|Date of Issuance||Title||Headnotes|
|09/23/1993||Suspension of a United States Marshal||
With the prior approval of the President, the Attorney General may suspend a United States Marshal without pay.
During the period of a United States Marshal’s suspension, the Attorney General may designate an Acting United States Marshal to carry out the duties of the office.
|09/23/1993||Reimbursement for Costs of Attending Certain Banquets||
Employees in the United States Attorneys offices may properly be reimbursed for the costs of attending retirement banquets for state law enforcement officials under appropriate circum stances. However, reimbursement for attendance at such functions should be limited to circumstances where the nature of the ceremonial event in question provides good reason to believe that the employee’s attendance advances the authorized functions or programs of the office.
|09/21/1993||Disclosure of Grand Jury Matters to the President and Other Officials||
The Attorney General may disclose grand jury material covered by Rule 6(e) of the Federal Rules of Criminal Procedure to the President and members of the National Security Council where such disclosure is for the purpose of assisting the Attorney General in her enforcement of federal criminal law. Although under those circumstances such disclosure may be made without prior judicial approval, the names of those receiving the grand jury material must be submitted to the court that impaneled the grand jury in question.
There are also circumstances where the President’s constitutional responsibilities may provide justification for the Attorney General to disclose grand jury matters to the President independent of the provisions of Rule 6(e). Such circumstances might arise, for example, where the Attorney General learns through grand jury proceedings of a grave threat of terrorism, implicating the President’s responsibilities under Article II of the Constitution.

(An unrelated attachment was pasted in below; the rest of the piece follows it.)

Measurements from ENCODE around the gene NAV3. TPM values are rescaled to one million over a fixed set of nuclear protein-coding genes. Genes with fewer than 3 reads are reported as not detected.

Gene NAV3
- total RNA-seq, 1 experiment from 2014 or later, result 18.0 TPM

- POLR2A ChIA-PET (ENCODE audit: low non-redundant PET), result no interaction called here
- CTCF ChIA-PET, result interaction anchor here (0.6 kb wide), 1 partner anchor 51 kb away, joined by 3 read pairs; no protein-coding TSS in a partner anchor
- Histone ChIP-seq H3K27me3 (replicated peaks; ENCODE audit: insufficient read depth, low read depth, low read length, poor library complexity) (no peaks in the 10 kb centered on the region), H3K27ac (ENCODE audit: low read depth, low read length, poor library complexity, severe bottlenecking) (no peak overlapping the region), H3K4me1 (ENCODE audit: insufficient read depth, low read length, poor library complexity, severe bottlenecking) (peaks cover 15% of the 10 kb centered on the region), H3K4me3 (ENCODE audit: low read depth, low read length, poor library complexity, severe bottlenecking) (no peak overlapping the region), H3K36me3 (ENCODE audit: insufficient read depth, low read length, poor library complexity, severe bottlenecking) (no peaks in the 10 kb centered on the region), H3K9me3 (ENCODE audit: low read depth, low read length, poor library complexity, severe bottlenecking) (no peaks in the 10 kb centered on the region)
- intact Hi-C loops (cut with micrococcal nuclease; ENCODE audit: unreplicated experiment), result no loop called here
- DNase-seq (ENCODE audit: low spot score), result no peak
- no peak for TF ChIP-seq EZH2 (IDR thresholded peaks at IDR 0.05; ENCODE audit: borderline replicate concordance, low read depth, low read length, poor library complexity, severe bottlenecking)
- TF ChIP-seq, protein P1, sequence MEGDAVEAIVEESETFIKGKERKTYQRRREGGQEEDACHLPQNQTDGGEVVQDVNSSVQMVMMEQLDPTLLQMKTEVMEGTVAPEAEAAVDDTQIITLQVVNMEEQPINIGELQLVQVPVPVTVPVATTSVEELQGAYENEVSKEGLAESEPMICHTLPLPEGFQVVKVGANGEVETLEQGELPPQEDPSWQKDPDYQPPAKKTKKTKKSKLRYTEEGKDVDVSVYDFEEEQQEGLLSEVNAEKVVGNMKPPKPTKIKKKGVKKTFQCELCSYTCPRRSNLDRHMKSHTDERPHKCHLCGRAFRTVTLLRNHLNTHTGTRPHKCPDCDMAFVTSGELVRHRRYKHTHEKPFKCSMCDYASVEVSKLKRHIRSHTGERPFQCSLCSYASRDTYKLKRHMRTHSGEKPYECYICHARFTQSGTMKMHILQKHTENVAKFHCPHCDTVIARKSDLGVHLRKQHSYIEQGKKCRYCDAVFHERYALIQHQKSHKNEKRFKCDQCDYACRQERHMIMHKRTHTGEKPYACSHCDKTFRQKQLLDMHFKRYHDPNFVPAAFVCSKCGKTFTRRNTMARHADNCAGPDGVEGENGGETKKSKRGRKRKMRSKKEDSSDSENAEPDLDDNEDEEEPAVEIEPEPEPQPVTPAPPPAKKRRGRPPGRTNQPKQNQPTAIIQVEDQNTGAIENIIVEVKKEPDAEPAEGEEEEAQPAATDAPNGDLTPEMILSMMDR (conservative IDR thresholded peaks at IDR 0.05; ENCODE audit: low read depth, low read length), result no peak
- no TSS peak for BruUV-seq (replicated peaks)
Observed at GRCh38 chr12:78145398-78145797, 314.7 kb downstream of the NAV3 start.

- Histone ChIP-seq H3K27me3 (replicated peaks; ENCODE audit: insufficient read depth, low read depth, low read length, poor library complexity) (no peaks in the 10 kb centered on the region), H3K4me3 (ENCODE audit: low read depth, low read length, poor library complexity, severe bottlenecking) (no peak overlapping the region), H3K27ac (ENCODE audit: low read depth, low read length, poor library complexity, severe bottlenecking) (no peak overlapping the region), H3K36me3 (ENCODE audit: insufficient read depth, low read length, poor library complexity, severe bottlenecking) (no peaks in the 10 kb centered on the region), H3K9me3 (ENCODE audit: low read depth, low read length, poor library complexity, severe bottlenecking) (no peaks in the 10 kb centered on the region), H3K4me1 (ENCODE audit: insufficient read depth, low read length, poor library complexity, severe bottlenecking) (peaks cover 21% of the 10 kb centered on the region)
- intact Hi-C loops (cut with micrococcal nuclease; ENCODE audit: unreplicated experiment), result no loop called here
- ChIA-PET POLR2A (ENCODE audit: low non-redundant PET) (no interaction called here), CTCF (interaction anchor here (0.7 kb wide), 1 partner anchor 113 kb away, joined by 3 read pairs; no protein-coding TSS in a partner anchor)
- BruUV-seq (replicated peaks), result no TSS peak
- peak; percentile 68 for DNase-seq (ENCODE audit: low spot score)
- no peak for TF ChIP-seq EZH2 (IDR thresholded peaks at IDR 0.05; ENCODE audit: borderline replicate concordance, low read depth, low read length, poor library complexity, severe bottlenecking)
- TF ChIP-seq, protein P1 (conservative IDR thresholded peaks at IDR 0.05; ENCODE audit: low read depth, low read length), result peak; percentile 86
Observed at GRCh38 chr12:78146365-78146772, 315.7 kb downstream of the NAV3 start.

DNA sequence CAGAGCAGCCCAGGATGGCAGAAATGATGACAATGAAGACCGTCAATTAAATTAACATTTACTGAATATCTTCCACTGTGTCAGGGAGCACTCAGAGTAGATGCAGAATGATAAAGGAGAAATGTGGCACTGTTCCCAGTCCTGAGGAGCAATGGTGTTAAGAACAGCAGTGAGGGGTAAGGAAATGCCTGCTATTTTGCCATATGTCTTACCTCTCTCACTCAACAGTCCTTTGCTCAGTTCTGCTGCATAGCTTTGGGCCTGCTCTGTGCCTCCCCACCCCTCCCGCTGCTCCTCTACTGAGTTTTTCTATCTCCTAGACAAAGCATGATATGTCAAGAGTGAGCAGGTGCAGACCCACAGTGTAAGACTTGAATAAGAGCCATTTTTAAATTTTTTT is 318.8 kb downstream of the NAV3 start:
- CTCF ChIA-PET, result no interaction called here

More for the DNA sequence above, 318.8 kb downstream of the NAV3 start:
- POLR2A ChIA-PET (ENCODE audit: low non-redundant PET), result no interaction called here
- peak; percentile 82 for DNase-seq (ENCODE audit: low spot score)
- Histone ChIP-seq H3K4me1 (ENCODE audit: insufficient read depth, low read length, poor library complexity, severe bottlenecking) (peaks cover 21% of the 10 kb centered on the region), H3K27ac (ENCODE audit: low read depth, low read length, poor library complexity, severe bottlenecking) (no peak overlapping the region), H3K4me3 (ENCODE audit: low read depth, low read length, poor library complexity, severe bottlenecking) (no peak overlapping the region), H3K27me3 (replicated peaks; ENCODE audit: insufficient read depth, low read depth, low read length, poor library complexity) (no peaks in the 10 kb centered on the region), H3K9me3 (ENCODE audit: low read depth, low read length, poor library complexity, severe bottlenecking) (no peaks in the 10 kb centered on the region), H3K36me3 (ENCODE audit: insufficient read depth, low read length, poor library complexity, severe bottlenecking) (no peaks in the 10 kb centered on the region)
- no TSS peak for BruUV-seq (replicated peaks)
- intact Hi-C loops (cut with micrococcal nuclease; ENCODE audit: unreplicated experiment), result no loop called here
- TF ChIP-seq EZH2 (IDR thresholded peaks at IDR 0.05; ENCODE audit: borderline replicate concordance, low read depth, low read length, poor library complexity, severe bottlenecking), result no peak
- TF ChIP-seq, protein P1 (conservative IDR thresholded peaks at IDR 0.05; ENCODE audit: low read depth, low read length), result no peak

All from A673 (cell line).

|09/13/1993||General Services Administration Printing Operations||
The Joint Committee on Printing lacks the authority to alter the General Services Administration’s printing operations because the only basis for that authority is an invalid legislative veto provision contained in 44 U.S.C. § 501.
Section 207 of Public Law Number 102-392 requires executive branch entities (other than the Central Intelligence Agency, the Defense Intelligence Agency, and the National Security Agency) to procure printing related to the publication of government publications by or through the Government Printing Office..
|09/13/1993||Ethics Issues Related to the Federal Technology Transfer Act of 1986||
A government employee-inventor who assigns his rights in an invention to the United States and accepts the government’s payment of amounts tied to the resulting royalties, as provided in the Federal Technology Transfer Act of 1986, may continue to work on the invention without violating the statute against taking part in matters in which he has a financial interest, 18 U.S.C. § 208, or the statute forbidding supplementation of federal salaries, 18 U.S.C. § 209.
Under 18 U.S.C § 208, a government employee-inventor may not take official action with respect to an agreement for development of his invention entered into by the United States and a company with which the employee has contracted to exploit the invention abroad.